Roth IRAs, those special individual retirement accounts funded with nondeductible contributions, have a yearly contribution limit of $5500. Unlike other tax-qualified retirement plans, all earnings from a Roth can be tax-free if taxpayers wait until age 59 ½ to withdraw their funds. Roth IRAs also are subject to phase-out rule that disallows regular contributions once a taxpayer’s adjusted gross income (AGI) reaches $133,000 for singles and $196,000 for married couples. So, how did a taxpayer transfer millions from a family-owned corporation into Roth IRAs owned by his sons? He used a perfectly legal combination of the domestic international sales corporation (DISC) rules and the Roth rollover rules, according to the 6th Circuit Court of Appeals* in Summa Holdings Inc., v. Commr., which upheld the transactions.
Details of the Plan
Summa Holdings is the parent corporation of a group of companies that manufacture industrial products. Its two largest shareholders are James Benenson, Jr. and the “James Benenson III and Clement Benenson Trust.” Benenson and his wife serve as the trustees, and their sons are the beneficiaries of the Trust.
In 2001, the sons each established a Roth IRA and contributed $3,500 apiece. Each Roth IRA then paid $1,500 for 1,500 shares of stock in JC Export, a newly formed DISC. To prevent the Roth IRAs from incurring any tax-reporting or shareholder obligations by owning JC Export directly, the Benensons formed another corporation, JC Holding, which purchased the shares of JC Export from the Roth IRAs. From January 31, 2002 to December 31, 2008, each Roth IRA owned a 50% share of JC Holding, which was the sole owner of JC Export.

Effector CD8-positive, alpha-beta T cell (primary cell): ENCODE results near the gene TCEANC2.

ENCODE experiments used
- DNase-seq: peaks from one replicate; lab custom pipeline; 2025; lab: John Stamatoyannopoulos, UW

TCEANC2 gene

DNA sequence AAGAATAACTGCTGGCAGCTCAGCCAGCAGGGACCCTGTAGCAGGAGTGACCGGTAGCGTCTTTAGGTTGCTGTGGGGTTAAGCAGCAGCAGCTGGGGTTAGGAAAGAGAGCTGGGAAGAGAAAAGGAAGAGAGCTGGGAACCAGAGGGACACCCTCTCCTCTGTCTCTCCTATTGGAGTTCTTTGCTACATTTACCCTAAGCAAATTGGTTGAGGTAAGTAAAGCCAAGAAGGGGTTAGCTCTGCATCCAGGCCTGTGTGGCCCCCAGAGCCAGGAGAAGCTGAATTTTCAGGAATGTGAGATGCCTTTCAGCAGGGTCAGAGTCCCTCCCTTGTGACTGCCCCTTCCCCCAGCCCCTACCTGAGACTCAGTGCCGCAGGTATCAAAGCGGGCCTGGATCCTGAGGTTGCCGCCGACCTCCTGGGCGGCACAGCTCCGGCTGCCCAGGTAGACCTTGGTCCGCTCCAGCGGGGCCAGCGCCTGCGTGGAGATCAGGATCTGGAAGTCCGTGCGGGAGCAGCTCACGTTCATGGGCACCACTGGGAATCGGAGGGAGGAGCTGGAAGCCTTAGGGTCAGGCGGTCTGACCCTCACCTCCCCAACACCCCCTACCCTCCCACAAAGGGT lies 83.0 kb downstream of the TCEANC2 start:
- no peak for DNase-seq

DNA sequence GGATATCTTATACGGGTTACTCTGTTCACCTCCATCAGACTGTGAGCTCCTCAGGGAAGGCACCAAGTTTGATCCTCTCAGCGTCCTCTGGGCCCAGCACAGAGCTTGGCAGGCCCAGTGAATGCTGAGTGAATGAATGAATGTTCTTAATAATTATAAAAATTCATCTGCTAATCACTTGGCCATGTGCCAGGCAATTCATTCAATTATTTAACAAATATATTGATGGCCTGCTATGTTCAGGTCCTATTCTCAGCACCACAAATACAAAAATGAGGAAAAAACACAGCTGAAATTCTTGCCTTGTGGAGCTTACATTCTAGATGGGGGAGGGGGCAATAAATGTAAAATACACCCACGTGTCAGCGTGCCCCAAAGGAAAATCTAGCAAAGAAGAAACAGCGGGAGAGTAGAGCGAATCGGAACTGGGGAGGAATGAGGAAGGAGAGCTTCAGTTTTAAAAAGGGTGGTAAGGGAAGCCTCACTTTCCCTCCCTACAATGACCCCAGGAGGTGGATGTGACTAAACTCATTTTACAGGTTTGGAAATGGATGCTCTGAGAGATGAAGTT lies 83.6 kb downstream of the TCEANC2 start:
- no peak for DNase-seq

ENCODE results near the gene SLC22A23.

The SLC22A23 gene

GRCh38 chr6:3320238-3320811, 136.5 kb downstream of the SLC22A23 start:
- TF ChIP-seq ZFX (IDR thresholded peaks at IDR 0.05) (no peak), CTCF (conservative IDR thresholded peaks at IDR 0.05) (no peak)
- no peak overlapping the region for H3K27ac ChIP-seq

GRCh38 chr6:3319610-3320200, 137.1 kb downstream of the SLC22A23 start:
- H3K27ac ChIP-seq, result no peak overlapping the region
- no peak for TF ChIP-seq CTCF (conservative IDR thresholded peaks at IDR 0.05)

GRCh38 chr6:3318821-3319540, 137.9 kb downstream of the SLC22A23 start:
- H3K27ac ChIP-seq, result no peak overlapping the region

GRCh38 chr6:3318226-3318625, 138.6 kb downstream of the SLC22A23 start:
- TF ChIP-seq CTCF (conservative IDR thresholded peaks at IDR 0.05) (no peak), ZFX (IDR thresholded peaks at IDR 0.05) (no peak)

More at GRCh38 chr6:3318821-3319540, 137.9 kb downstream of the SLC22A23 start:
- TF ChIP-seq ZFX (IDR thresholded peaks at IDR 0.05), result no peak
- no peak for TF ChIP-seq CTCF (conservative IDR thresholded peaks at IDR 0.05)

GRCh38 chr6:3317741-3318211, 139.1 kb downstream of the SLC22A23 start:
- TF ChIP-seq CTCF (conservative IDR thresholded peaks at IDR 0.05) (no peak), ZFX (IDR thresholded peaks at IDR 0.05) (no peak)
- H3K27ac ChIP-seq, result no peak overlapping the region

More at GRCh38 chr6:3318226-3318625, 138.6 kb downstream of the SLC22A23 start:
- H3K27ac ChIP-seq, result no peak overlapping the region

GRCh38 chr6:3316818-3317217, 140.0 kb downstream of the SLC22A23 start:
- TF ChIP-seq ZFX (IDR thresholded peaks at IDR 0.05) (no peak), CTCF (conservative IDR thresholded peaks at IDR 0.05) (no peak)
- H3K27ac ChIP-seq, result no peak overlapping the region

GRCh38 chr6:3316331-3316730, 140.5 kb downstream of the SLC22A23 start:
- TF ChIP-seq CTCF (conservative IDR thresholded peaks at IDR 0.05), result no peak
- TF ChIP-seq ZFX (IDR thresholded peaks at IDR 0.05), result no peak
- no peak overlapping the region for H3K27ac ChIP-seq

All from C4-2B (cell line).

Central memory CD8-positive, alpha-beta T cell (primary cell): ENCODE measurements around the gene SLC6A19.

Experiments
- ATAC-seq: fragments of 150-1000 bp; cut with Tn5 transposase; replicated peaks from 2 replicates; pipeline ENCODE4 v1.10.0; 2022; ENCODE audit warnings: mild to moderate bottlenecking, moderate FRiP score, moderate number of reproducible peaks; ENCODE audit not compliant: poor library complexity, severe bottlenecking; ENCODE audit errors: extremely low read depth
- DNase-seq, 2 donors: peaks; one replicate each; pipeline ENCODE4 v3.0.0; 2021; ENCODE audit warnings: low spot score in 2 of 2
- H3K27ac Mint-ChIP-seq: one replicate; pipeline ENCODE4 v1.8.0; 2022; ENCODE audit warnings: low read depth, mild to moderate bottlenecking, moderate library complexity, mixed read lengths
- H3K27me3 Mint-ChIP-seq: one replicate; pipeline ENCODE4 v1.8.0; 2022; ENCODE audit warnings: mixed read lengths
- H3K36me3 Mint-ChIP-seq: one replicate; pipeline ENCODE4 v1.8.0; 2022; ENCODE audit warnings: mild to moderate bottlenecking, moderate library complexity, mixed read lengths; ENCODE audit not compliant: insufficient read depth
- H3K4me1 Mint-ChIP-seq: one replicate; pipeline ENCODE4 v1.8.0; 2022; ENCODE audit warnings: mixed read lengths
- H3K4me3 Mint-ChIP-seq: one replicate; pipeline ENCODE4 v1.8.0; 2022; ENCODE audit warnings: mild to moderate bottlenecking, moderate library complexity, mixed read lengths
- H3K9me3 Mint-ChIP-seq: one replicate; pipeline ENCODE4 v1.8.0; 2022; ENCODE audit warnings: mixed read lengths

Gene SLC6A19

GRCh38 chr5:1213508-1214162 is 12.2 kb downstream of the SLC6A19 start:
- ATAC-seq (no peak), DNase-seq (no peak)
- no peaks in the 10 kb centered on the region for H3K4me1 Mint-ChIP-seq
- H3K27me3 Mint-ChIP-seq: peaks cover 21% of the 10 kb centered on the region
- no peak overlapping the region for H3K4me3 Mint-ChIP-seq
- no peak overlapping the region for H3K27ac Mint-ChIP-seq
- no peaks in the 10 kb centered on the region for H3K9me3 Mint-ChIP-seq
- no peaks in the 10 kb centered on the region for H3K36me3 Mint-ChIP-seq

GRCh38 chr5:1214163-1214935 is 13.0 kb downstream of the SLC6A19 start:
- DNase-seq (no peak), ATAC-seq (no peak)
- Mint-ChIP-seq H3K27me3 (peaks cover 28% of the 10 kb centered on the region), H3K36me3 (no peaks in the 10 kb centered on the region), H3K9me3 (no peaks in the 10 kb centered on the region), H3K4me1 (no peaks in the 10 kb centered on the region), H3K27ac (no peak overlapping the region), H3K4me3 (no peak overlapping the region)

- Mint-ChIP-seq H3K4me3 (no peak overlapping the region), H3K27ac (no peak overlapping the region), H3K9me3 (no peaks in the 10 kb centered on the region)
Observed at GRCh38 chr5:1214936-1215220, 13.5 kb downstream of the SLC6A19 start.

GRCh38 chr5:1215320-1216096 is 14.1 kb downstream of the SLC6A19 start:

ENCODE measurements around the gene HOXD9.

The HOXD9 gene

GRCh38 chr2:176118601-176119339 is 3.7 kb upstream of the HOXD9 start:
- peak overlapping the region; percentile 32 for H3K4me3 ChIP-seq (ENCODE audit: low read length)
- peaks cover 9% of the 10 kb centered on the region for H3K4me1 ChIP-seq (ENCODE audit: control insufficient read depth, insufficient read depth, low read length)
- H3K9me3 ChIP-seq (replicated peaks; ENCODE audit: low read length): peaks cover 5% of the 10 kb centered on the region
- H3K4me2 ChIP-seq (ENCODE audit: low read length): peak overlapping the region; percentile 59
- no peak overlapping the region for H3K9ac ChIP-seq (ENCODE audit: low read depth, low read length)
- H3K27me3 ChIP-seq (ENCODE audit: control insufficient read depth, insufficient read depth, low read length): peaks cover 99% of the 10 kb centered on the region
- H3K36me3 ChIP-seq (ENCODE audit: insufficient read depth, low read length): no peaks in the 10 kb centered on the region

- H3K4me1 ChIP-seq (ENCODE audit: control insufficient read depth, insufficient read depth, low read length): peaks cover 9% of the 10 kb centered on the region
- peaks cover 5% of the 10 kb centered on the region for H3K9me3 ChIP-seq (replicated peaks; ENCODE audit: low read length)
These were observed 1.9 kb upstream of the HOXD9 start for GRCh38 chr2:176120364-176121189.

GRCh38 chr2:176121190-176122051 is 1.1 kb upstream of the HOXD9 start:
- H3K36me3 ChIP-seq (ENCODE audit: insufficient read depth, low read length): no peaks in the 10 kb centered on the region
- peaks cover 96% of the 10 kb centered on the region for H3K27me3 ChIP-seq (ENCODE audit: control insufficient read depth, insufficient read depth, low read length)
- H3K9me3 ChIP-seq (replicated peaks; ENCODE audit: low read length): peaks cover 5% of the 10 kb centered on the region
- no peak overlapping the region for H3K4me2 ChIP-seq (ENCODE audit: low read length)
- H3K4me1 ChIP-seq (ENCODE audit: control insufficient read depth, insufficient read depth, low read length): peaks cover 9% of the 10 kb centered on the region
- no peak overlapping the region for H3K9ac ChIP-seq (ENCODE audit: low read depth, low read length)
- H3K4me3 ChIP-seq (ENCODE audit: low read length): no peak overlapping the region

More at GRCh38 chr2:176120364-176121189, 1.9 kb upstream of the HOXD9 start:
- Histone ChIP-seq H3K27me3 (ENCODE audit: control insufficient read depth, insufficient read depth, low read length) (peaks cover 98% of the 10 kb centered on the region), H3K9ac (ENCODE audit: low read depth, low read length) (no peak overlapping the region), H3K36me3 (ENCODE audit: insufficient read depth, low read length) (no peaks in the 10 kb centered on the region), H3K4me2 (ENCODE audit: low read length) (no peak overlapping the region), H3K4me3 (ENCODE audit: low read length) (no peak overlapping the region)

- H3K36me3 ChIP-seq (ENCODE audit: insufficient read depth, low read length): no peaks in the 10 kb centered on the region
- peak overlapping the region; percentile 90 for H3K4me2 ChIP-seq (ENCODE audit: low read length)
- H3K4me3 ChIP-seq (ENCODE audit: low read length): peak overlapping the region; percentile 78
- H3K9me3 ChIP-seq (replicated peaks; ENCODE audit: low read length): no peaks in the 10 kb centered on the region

Summa Holdings paid commissions to JC Export, which distributed the money as a dividend to JC Holding, its sole shareholder. JC Holding paid a 33% income tax on the dividends, then distributed the balance as a dividend to its shareholders, the sons’ two Roth IRAs. From 2002 to 2008, the Benensons transferred $5,182,314 from Summa Holdings to the Roth IRAs in this way, including $1,477,028 in 2008. By 2008, each Roth IRA had accumulated over $3 million.
The IRS challenged these transactions, applying a “substance-over-form” doctrine, and recharacterized the deductible commission payments as nondeductible dividend payments to shareholders followed by contributions by those shareholders to their Roth IRAs. This had the effect of making the sons ineligible to contribute anything to their Roth IRAs. The IRS then imposed a six-percent excise tax penalty on the excess ROTH IRA contributions.